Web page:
|Numéro de publication||US7039737 B1|
|Type de publication||Octroi|
|Numéro de demande||US 10/735,238|
|Date de publication||2 mai 2006|
|Date de dépôt||12 déc. 2003|
|Date de priorité||12 déc. 2003|
|État de paiement des frais||Payé|
|Numéro de publication||10735238, 735238, US 7039737 B1, US 7039737B1, US-B1-7039737, US7039737 B1, US7039737B1|
|Inventeurs||Timothy Dorr, Stephen Strickland|
|Cessionnaire d'origine||Emc Corporation|
|Exporter la citation||BiBTeX, EndNote, RefMan|
|Citations de brevets (4), Référencé par (29), Classifications (7), Événements juridiques (3)|
|Liens externes: USPTO, Cession USPTO, Espacenet|
This invention relates generally to a method and apparatus for allocating resource use among a number of coupled devices.
High availability systems are systems in which many of the processing components (and data paths) are replicated. In the event of a single point of failure in one component, the other component of the pair assumes the tasks of its failed partner. High availability paths therefore provide a measure of security in a system environment without the cost of providing a fully redundant system. However, because the high availability system is not fully redundant, certain resources are shared by the component pairs. It is therefore desirable to identify a straightforward method for controlling access to a shared resource.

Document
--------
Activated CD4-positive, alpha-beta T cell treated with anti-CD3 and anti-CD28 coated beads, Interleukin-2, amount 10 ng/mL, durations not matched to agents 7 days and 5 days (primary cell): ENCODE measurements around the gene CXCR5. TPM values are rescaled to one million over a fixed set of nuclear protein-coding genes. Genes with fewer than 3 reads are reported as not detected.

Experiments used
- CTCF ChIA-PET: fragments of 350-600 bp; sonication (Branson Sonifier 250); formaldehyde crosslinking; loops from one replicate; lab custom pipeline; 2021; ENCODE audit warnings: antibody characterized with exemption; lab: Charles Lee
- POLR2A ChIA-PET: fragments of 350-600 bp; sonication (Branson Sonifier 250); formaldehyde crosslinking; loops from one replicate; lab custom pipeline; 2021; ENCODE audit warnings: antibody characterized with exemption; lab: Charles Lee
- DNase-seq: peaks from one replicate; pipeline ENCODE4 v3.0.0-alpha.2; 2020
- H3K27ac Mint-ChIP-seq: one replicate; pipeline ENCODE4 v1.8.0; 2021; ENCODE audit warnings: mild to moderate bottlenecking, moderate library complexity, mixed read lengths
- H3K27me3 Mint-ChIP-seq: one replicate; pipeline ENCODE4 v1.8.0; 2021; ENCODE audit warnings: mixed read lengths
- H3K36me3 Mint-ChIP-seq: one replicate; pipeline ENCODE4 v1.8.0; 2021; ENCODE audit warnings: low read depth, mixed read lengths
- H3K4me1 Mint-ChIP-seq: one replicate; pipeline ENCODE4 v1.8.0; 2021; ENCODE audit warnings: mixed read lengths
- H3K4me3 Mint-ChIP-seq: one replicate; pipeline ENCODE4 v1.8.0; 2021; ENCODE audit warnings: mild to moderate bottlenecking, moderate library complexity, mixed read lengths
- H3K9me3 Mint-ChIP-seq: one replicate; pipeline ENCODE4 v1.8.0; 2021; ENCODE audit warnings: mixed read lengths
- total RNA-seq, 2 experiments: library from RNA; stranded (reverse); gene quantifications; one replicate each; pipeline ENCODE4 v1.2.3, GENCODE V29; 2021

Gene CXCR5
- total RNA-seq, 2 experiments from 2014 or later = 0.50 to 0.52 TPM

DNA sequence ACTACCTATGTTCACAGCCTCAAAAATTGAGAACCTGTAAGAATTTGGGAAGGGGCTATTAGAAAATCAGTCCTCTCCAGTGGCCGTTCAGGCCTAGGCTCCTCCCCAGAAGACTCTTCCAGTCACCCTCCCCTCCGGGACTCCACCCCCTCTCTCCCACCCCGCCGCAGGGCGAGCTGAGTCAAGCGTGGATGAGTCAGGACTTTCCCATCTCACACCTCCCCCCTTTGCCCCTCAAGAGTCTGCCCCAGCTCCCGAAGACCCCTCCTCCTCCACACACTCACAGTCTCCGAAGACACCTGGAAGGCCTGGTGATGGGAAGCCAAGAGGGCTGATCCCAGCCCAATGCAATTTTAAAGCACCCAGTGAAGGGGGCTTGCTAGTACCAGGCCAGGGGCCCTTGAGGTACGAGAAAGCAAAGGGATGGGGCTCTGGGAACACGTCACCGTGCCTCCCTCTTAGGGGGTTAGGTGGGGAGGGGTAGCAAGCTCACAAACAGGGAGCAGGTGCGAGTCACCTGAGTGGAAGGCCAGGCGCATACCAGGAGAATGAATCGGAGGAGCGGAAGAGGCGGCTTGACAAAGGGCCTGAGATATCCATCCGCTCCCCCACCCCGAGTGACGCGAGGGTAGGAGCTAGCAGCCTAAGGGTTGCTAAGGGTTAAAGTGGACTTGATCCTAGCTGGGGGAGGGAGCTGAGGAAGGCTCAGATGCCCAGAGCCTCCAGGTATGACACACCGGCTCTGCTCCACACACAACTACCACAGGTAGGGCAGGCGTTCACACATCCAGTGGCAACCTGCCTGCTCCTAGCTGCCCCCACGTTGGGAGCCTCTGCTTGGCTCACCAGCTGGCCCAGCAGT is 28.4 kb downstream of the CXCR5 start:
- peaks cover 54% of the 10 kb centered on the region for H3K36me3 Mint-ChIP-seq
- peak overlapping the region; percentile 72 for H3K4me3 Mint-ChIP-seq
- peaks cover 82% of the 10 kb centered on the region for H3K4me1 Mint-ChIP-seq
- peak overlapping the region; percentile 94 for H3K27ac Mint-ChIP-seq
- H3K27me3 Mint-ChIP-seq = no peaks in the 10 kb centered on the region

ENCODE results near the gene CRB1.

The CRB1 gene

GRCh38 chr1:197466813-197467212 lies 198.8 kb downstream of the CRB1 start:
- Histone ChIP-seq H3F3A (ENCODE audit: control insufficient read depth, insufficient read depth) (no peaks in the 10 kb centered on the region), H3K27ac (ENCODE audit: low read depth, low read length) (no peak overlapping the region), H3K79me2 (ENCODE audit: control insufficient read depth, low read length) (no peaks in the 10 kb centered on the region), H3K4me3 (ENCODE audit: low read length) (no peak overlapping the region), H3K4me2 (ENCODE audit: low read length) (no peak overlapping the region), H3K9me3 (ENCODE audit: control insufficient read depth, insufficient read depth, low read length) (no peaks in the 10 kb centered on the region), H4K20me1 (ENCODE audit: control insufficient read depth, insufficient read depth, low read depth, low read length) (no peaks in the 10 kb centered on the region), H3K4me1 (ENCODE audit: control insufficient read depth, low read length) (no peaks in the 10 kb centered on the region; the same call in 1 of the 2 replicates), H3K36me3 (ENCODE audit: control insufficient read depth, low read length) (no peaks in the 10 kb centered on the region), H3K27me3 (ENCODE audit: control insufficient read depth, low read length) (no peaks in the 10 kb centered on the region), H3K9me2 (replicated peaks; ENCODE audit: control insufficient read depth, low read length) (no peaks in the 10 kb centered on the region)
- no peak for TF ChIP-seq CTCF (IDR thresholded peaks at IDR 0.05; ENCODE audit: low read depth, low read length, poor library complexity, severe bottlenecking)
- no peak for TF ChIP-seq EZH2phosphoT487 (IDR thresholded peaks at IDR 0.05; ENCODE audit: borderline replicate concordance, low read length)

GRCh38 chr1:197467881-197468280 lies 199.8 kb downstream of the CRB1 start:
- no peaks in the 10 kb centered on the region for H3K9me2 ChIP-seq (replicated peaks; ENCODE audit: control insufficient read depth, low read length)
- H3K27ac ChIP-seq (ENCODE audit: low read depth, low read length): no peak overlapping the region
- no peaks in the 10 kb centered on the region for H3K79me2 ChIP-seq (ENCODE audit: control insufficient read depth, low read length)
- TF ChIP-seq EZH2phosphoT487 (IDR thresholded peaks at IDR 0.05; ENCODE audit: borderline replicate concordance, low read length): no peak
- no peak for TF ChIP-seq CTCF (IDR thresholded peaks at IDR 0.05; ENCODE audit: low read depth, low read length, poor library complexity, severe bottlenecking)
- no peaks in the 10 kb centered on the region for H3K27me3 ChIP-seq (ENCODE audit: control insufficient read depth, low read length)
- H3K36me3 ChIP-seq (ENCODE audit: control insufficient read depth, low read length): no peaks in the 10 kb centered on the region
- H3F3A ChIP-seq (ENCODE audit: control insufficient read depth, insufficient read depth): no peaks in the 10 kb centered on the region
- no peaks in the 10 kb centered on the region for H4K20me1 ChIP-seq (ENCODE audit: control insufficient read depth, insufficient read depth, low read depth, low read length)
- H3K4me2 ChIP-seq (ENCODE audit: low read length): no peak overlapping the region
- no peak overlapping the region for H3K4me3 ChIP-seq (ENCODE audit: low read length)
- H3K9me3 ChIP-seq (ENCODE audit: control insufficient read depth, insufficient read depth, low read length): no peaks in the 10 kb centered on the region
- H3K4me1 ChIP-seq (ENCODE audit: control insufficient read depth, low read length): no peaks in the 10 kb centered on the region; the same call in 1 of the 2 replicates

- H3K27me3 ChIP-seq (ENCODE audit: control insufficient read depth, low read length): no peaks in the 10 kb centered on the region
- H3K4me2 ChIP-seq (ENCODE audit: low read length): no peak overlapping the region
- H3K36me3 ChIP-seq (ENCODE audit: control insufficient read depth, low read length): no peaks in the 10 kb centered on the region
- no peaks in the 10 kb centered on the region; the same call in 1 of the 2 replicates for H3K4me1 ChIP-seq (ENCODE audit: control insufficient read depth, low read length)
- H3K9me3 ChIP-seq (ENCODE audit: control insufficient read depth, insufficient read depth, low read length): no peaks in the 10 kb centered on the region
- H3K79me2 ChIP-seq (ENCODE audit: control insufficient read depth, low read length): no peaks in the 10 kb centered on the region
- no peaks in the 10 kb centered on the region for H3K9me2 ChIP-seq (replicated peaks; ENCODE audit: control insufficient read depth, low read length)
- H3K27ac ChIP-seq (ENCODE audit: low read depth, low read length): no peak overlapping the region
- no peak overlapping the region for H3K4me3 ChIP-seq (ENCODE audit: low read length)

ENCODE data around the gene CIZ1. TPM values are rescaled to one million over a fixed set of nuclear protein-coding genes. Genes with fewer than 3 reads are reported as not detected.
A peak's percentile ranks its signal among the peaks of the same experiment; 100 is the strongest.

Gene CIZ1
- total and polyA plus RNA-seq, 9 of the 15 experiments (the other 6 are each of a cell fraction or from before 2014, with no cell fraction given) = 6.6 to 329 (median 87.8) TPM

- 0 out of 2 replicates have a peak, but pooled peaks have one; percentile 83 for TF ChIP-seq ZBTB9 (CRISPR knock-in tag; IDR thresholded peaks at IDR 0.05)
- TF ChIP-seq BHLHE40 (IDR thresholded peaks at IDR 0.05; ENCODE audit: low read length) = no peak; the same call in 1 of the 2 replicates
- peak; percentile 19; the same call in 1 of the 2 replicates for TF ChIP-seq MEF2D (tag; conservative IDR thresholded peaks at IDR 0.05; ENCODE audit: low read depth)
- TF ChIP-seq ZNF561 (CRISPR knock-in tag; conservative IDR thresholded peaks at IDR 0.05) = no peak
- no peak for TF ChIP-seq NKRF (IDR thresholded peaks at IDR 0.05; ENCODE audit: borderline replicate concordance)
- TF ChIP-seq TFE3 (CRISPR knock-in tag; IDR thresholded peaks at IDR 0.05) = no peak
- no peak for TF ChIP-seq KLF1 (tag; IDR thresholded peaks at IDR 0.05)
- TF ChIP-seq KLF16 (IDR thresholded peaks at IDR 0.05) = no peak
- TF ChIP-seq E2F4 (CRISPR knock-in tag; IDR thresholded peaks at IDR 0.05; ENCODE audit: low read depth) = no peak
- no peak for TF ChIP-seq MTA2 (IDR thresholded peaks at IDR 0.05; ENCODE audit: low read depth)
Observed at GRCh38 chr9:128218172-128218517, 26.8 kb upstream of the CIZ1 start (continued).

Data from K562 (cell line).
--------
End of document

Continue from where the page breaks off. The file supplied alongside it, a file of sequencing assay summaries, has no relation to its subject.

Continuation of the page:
According to one aspect of the invention, an arbiter for controlling access to a shared resource by at least two devices includes a set of control bits for each of the at least two devices, each set of control bits accessible by the associated one of the at least two devices, and including a request bit and a grant bit. The arbiter also includes arbitration logic, coupled to the set of control bits, for controlling access to the shared resource, the arbitration logic operating responsive to the request bits for each of the at least two devices to set the grant bit of one of the at least two devices according to an arbitration protocol.
According to another aspect of the invention, a method for controlling access to a shared resource by at least two devices includes the steps of selecting, responsive to a set of control bits associated with at least two devices coupled to the shared resource, one of the at least two devices for access to the shared resource, wherein the set of control bits includes a request bit and a grant bit for each one of the at least two devices.